“Childless” is a weird word, isn’t it? It’s very loaded. Quite often, the people the word is used to describe (usually women) either hate the word with a passion, or it’s used to imply that they’re some kind of selfish, unfeeling monster. That’s why I prefer to think of my friends without kids as – well, as exactly that. They’re friends who don’t have kids, for whatever reason.
Being a pregnant student and a student parent is weird and difficult, and not just because it is an extra obstacle to completing uni work. It also does some really crazy stuff to your friendships.
It’s only now, as I’m coming out of a two-year baby-induced daze, that I realise the very different paths our lives took in April 2014, when my daughter was born. Before then – even through my pregnancy – I’d still been “Maddy, the student”. I didn’t drink, but I still went out from time to time. Still had a laugh, still messed about, still worked hard. I was a normal student – well, about as “normal” as students get, anyway!
Then I became a mum, and it was like a fork in the road. Everyone else carried on down one road, and I took a big ol’ turn into uncharted territory. The first summer was scary and lonely, as everyone else went back home to their families and their pre-uni lives, and my family were two hours away, and Daf was working. I had to adjust to being a mum; to my entirely new life. One of my biggest worries was that when I went back to uni in September, my friends would turn their backs. Why would they want to be friends with someone who foregoes partying for watching the Cbeebies bedtime hour?
All I can say to my friends in that respect is “thank you”. Thank you for taking SB in as part of the “family”. Thank you for never telling me to shut up about her – even though I’m sure the thought crossed your mind more than once! -, for distracting me on her first day of nursery, and for helping me to catch up when I had to leave class because she was poorly.
Oh – and thank you for calling me out whenever I came out with twee crap like “You don’t know love until you’ve had a baby”, keeping me on the straight and narrow and stopping me from becoming a Smug Mummy. I’m sorry that sometimes my mind forgot its manners, and sometimes I’ve dismissed your struggles and thought “You’ve got it easy – try doing this with a baby”. We’ve all got our own battles to fight, and yours are no less valid than mine.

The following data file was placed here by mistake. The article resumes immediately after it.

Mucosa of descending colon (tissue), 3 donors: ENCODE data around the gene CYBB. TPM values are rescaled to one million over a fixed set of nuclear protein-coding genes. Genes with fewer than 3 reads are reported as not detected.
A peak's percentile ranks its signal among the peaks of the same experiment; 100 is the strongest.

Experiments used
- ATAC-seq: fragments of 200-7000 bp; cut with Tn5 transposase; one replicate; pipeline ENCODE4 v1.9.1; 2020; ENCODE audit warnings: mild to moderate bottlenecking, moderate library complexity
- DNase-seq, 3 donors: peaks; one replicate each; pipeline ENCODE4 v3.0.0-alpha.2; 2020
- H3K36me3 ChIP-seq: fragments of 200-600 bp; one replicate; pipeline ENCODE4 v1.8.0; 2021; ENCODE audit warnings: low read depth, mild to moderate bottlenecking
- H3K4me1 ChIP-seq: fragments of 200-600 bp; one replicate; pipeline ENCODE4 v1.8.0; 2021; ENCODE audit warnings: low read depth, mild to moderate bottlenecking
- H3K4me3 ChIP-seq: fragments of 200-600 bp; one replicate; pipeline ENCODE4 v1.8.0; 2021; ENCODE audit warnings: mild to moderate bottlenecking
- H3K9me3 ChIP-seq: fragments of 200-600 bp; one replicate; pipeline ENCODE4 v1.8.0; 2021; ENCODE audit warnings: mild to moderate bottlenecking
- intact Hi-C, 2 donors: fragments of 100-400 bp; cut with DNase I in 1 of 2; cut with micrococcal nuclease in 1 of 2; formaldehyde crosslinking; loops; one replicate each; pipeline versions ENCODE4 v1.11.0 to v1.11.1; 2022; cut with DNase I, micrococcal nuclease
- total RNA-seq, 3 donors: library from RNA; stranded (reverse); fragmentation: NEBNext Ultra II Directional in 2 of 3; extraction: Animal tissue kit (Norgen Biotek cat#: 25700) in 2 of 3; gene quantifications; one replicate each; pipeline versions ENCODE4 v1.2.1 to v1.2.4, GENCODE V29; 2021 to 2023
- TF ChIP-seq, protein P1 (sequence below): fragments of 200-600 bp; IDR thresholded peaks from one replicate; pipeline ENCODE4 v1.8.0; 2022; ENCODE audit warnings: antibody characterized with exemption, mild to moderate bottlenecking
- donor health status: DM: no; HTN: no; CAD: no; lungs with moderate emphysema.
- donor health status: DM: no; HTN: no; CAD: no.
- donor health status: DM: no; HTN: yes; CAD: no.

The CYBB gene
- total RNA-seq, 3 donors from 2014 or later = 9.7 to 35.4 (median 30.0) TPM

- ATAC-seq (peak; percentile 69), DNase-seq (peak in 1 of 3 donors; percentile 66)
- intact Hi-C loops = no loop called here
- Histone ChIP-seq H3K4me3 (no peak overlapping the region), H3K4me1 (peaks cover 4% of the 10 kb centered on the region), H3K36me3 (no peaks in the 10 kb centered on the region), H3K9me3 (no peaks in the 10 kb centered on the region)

I’m also sorry if the words “You’ll understand when you’re a parent” have ever crossed my lips. Those slightly dismissive, verging-on-smug thoughts are part and parcel of being a new parent – you’ll understand when you’re a parent (I’m kidding! Please don’t kill me!).
Thanks for amusing me with your declarations of what you’ll do when you’re a parent. I was the best mum in the world too – until I had a kid. I promise now that in years to come, when you’re on your third week of sleepless nights with a screaming newborn, I won’t remind you of how you once swore you’d never give your child a dummy.
Thank you for being a part of my family’s life, and for letting me rejoin your student life now and then – and not letting me humiliate myself too much in public (seriously, how many times can the words “Maddy, you have a CHILD!” be uttered in one drunken evening?!).
So I may have seemed like an absent friend over the last couple of years. I’ve declined party invites, and turned down dinner outings in favour of spending time with SB. I don’t regret a second of it, but I’m grateful that through all the smugness and the cancelled plans and the twee phrases, you’ve stayed my friends. You made a very isolating time for both Daf and I feel a little less lonely.
In return, I can only promise you this.
When you or your partner is pregnant, I’ll be there with advice and support – but only when you ask for it (and only as part of a free 30-day trial, after which you can purchase my book… kidding!!). I won’t force unwanted advice or suggestions on you because trust me, you’ll get enough of that from others. Don’t worry about TMI – I’ve written a book about pregnancy; I’m not going to shy away from talking placentas and cervixes.
When you’re a new parent, I’ll be there if you need guidance, or tips, or even just someone to agree with you that yes, the nappies are grim and the nights are tough, but I’ll also remind you of the great bits too. Oh, and don’t be alarmed if I sit there sniffing the baby’s head. It’s normal, I promise.
It’s not an obsession.
If you are unable to have children, I won’t roll out the tired old sayings of “It’s just not meant to happen”. I’ll support you and be there for you, even if I don’t always know what to say.
If you choose not to have children, I won’t say things like “You don’t know what you’re missing out on”. If idiots criticise your decision, I’ll defend you. Plus, you get to reap the benefits of having a young mum as a friend – while all your other friends wrestle with nappies and puke, I’ll leave my teenager at home and we’ll go drink vodka together. Deal?
Honestly, I’m sitting in a coffee shop writing this, and a group of mums are sitting nearby with their kids, all of whom are about SB’s age. Sometimes, watching them drink coffee together and discuss their lives and their kids makes me feel slightly envious. I didn’t have time for NCT or any groups like that. I feel like it’s some kind of exclusive mum club, that I wasn’t allowed to join.
Then I remember my amazing online parenting friends, who I can talk about development and toddlers with until the cows come home, and my uni friends, who – even though we’re now spread across the country – will always help me rediscover my “Maddy” side, rather than my “Mum” side – and I know I wouldn’t change that for the world.